History of Healthcare Information Management

Health information systems emerged as a
unique field within the healthcare gradually as physicians, nurses, pharmacists
and other providers applied innovative advancements in information science to
problems in healthcare. The health information management industry dates back
to 1920s when medical practitioners noted that documenting patients’
complications care and patient care outcomes benefited both patients and
providers (Nelson, & Staggers, 2014). Paper documentation provided complete
history enabling health practitioners to treat clients better. Health records
soon became critical to ensuring patient safety and provision of quality care.
The American College of Surgeons formed the American Association of Medical
Record Librarians (AAMRL) to help standardize these health records (Nelson,
& Staggers, 2014). The AAMRL wanted to improve the standards of health
records within healthcare facilities. Due to evolving specialty of health
information systems, AAMRL changed to the American Health Information
Management Association to reflect the increasing influence of telecommunications
and information systems professionals in healthcare. 

Technological advancement in the 1960s
led to the development of computer systems. In collaboration with universities,
health facilities began integrating health records into computers (Nelson,
& Staggers, 2014). This enabled health providers to record and to generate
patient information electronically within a facility. This meant that the
recorded patient information would be accessible only within that particular
location. As a result, this restricted the viability and the usefulness of the
software to be used in large-scale. Computers proved to be useful within the
individual healthcare departments.

In the 1980s, there was a huge
breakthrough in healthcare’s EHR (electronic health records) software
development (Nelson, & Staggers, 2014). Computerized registration enabled
patients to profit from efficient check-in process. The advent of a master
patient index was another major breakthrough. These breakthroughs motivated
software developers to carry on with inventing new health information
applications. Departments like Laboratory and Radiology integrated the new
computer applications very well (Nelson, & Staggers, 2014). One problem
these earlier applications had was that they would not be shared by adjacent
departments and could not communicate with others.  While technology thrived in other sectors,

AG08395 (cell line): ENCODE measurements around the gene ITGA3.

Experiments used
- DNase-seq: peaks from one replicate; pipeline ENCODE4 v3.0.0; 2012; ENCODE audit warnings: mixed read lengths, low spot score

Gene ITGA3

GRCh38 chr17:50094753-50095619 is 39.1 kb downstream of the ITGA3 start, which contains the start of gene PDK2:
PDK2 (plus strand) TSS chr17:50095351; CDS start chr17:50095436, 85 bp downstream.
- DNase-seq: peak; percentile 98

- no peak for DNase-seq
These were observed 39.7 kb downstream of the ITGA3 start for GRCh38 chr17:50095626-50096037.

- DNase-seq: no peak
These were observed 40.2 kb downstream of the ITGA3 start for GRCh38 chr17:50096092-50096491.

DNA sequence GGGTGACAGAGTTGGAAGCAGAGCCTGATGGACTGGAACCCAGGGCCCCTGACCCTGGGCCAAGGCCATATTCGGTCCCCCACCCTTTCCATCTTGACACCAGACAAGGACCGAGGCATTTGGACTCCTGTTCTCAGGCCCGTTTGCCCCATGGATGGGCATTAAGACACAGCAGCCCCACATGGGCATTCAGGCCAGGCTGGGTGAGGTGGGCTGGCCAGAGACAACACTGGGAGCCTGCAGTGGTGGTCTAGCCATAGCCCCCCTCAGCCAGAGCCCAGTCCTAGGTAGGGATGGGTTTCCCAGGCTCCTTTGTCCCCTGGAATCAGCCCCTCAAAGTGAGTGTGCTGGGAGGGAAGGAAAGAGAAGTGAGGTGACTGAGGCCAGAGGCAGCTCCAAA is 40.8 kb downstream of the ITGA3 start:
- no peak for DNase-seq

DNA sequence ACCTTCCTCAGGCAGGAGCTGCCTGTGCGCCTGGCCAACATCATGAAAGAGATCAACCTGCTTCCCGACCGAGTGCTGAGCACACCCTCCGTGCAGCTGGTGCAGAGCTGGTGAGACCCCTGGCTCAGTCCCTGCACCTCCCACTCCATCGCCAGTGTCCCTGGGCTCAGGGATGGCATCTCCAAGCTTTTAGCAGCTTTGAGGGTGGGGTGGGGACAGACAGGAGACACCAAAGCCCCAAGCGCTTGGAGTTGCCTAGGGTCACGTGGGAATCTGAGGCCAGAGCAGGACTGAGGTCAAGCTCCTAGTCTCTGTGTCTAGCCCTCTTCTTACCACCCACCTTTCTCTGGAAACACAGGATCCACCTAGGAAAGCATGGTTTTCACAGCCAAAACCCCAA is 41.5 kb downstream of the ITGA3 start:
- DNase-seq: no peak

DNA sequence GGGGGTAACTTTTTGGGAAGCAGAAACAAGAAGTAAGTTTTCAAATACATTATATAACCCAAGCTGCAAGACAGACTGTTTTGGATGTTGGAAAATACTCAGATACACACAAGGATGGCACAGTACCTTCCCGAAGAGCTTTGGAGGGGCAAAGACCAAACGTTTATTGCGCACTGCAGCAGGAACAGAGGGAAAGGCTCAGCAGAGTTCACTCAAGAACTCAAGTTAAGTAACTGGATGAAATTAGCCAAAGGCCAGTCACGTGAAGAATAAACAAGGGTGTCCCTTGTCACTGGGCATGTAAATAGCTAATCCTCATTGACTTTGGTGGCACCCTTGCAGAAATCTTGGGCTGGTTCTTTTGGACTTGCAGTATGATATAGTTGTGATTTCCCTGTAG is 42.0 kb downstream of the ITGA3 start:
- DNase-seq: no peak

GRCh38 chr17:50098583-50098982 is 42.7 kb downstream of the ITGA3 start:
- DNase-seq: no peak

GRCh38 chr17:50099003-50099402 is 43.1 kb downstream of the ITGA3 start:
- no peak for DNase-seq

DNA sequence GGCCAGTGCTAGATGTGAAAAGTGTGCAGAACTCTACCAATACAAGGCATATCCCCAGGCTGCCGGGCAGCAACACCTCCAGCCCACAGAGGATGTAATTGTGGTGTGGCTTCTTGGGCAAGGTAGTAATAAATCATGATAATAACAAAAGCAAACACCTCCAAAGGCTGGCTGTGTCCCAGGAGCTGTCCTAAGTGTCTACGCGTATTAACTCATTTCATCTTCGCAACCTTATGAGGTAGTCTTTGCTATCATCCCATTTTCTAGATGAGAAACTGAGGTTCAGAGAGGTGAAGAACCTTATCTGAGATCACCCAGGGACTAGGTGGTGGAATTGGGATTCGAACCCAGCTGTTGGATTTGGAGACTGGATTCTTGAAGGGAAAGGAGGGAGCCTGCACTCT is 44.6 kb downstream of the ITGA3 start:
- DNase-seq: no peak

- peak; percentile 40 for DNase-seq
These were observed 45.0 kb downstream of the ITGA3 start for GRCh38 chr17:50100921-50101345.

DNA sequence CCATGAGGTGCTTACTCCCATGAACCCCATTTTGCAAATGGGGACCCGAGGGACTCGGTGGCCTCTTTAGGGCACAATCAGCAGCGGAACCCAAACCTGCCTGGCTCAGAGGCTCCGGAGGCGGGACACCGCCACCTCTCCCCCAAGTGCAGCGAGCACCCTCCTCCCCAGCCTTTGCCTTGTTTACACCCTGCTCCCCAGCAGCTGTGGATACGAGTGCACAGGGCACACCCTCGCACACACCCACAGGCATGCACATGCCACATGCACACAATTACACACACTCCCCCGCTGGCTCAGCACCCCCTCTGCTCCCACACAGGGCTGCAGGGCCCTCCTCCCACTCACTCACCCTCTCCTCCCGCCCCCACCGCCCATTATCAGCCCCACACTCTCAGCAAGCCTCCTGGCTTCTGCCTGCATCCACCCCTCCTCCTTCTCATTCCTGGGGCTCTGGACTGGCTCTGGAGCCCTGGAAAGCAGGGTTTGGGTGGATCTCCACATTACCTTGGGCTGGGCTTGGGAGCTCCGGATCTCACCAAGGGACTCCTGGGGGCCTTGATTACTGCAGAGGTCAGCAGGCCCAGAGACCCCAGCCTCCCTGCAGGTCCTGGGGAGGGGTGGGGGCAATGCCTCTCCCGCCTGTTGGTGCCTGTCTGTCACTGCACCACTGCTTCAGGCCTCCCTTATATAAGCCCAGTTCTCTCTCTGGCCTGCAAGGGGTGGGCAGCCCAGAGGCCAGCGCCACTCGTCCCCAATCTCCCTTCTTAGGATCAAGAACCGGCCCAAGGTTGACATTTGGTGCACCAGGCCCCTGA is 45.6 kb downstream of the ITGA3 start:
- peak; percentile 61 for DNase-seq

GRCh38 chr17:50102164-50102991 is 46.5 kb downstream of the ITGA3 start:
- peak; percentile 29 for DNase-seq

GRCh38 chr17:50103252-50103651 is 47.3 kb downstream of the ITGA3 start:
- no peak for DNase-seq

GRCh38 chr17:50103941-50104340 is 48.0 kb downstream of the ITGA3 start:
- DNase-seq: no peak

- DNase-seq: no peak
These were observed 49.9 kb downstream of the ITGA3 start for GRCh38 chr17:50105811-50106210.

healthcare industry was the only sector that lacked cross-department electronic
information system.

 Sweeping preventable clinical errors and
deaths of patients caused by practitioners renewed the need for an efficient
health information system. The introduction of information system in 2000
promised to offer a viable solution. They would help health providers in
decision making and provide better patient care by reducing clinical error
incidences. However, the real evolution of electronic health records (EHR)
became a reality in 2004 when the US government made it a top priority (Nelson,
& Staggers, 2014).

Consequently, many healthcare organizations
have begun implementing EHR systems.  EHR
evolved from health record keeping. This created new positions of chief
information officer and health information managers. The role of the latter is
to protect patient privacy. They also train employees in respect to the correct
handling of confidential patient information delegated to them.

Currently, health information industry
is driven by the need to improve medical documentation standards. This was the
founding objective of AAMRL. Despite the fact that the industry has been able
to replace paper documentation with computerized documentation, the goal of EHR
is not yet fully achieved (Due to this technological shift, HIM professionals
and other health providers are realizing the need to acquire skills in health
data management, information exchange and privacy. Due to this technological
shift, HIM professionals and other health providers are realizing the need to
acquire skills in health data management, information exchange, and privacy.

Electronic health records and associated
technology, such as health information exchange, patient portals,
computer-assisted coding and voice recognition software are transforming health
information management systems (Nelson, & Staggers, 2014). This has forced
health information experts to enter the race to adopt health information
systems and realize its benefits. The health information exchange allows health
providers to share patient’s medical information across different electronic
medical records. When used consistently and in a meaningful way, EHR is capable
of documenting the health status, complications, and treatment of patients.
This technology is also able to ensure safe and evidence-based care.


R. & Staggers, N. (2014). Health informatics:
an interprofessional approach
. St. Louis, Mo.: Elsevier Mosby

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